15.3 15.5 15.6 15.9

17.14 17.16 17.17

16.3 16.4 16.6 16.b

2.3 2.4 2.5 2.a 2.b


3.5 3.8 3.b 3.c


4.4 Industrializing Hemp

Source: UW-Madison Global Health Institute

13.2 13.3

5.1 5.5 5.a

12.1 12.2 12.5 12.6 12.b

6.3 6.4

11.a 11.b

7.2 7.b 10.1 10.2 10.3 10.4

9.1 9.2 9.3

9.4 9.b

8.2 8.3 8.5

8.8 8.9 8.10


of four SDGs most critical to GHI’s areas: SDG 3: “Health and Well-Being”, SDG 9: “Industry, Innovation and Infrastructure”, and SDG 12: “Responsible Consumption and Production” and SDG 13: “Climate Action”. Within each of these four goals, synergies and co-benefits related to industrial hemp and the sub-targets were highlighted and used to navigate the next cluster of SDG goals for review. The SDG360 analysis continued and led to a full evaluation of all 17 goals and 169 targets, resulting in 54 unique entry points for unlocking hemp’s full potential in advancing local to global sustainable development (Figure 2). For example, under SDG 3: “Good Health and Well-Being”, four targets related to hemp and marijuana were identified: • 3.5 Prevent and treat substance abuse • 3.8 Access to safe and affordable essential medicine • 3.b Research and development of medicines • 3.c Increase financing and recruitment of the health workforce Achieving these four targets requires implementation of many other SDG sub-targets such as SDG 9.4: “retrofitting industries” and SDG 9.b: “supporting technology R&D”. To scale the global hemp economy, greater infrastructure and technology is needed to advance hemp cultivation, production and end-use applications. Areas of opportunity to focus infrastructure investments can be found in hemp’s ability to address SDG 2: “No Hunger” and alleviate food insecurities while expanding equity and driving economic growth. • 2.3 Double agriculture and land access for women, family, farmers, indigenous people • 2.4: Sustainable food production and agriculture practices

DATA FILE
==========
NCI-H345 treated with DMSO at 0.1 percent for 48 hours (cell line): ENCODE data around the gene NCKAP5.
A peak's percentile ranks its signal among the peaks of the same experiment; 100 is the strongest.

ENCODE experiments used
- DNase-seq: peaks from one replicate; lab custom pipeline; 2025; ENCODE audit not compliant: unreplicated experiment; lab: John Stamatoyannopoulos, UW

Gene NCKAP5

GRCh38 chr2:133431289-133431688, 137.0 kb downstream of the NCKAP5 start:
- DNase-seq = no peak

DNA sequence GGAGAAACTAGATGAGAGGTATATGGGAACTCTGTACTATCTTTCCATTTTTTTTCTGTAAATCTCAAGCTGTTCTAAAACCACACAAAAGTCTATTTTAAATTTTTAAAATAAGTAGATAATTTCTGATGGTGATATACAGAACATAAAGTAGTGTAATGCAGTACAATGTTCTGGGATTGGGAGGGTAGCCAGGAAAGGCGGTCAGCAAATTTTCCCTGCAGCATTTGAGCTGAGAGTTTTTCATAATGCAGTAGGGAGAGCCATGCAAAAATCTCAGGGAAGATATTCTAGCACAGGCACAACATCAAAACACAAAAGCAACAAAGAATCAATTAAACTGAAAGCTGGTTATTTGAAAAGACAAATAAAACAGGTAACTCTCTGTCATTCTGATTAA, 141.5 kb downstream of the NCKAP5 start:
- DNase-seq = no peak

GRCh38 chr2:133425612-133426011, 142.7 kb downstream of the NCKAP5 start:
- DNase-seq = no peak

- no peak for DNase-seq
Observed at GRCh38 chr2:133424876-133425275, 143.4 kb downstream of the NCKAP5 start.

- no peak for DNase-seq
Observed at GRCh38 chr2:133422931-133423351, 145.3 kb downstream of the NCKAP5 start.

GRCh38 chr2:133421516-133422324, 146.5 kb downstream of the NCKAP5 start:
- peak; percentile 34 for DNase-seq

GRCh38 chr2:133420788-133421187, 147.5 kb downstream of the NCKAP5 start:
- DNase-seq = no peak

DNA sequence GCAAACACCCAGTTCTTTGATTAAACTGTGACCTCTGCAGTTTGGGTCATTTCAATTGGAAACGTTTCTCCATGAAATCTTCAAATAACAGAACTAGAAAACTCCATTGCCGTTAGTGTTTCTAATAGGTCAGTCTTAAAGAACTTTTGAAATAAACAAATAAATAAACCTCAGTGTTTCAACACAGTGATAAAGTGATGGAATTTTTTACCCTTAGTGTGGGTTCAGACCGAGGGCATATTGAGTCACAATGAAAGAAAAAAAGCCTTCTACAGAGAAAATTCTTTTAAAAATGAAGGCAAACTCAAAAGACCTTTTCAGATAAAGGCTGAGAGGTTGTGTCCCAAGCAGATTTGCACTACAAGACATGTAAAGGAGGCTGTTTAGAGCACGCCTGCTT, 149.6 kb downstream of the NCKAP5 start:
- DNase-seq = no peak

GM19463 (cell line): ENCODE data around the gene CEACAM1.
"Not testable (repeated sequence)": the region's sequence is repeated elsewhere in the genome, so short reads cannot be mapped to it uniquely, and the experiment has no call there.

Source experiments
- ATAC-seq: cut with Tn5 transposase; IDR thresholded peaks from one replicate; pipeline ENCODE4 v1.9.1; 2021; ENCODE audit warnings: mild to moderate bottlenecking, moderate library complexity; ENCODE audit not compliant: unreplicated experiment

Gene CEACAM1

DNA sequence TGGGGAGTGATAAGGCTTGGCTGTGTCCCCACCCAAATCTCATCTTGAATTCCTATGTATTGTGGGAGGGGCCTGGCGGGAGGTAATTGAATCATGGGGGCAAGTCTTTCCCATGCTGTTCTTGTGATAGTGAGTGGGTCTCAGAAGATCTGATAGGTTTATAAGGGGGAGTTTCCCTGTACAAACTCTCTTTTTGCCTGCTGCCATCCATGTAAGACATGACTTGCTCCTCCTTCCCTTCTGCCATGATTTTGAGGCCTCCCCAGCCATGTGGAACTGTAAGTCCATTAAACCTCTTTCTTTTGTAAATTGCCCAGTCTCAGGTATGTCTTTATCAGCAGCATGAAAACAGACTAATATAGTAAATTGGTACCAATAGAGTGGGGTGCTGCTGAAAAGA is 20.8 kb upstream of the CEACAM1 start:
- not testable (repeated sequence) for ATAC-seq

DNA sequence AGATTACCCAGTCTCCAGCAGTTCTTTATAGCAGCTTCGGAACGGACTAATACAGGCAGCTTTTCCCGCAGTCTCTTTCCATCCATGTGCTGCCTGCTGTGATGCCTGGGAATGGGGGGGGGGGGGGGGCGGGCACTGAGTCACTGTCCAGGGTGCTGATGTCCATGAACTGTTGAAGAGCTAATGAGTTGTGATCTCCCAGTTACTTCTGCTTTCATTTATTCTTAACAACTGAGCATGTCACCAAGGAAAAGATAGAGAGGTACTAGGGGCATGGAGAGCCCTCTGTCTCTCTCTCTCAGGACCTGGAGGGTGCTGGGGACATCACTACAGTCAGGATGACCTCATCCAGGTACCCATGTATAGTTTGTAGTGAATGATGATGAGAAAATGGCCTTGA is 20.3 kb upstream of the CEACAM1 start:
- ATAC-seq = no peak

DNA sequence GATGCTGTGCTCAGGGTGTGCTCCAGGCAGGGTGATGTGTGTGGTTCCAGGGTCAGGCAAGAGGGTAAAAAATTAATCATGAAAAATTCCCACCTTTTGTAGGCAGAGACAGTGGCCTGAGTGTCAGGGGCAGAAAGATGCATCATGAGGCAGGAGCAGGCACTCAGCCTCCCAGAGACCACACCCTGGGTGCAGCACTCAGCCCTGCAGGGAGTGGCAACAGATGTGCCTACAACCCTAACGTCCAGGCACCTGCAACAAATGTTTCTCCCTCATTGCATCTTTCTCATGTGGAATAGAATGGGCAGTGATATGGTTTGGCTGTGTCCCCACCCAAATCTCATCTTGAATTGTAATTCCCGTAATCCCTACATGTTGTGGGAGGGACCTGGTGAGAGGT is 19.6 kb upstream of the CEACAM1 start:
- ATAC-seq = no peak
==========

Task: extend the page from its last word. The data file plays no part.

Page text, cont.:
• 2.5: Maintain genetic diversity of seeds and equitable sharing of seed genetics • 2.a Invest in rural infrastructure and agricultural research • 2.b: Correct and prevent trade restrictions By completing the stepwise SDG360 analysis, a roadmap for scaling hemp and prioritizing resources, research and improved policies is established. The process also uncovers unintended consequences of hemp industrialization like the plant’s ability to absorb toxic metals making it dangerous for consumers. This tradeoff can be addressed through SDG 2.5: “maintain genetic diversity of seeds” not bred for phytoremediation. In the United States, prohibition has disproportionately impacted communities of color where black residents are nearly 50 times more likely to be arrested for possession of marijuana than white residents [10]. Though racial justice components influence new legislation legalizing cannabis–as witnessed in Illinois and California–these programs have unintended tradeoffs by failing to include cross-cutting support like access to financial services (SDG 9.3), investment in agriculture research (SDG 2.5) and retrofit industries (SDG 9.4). The SDG360 analysis of industrial hemp demystifies negative biases surrounding cannabis and unpacks the plant’s versatility to heal our human and planetary health. Greater education around hemp’s 54 complementary targets lessens concerns around decriminalization and federalization of the plant’s innumerous properties. These 54 targets trailblaze common pathways for multi-sectoral collaboration and offer gaps for creating new publicprivate partnerships, research, education and improved policymaking at local, national and international levels. This report provides a brief overview of industrial hemp’s versatility and lays the groundwork for multi-sectoral collaborations, discussions and policies that target specific development indicators.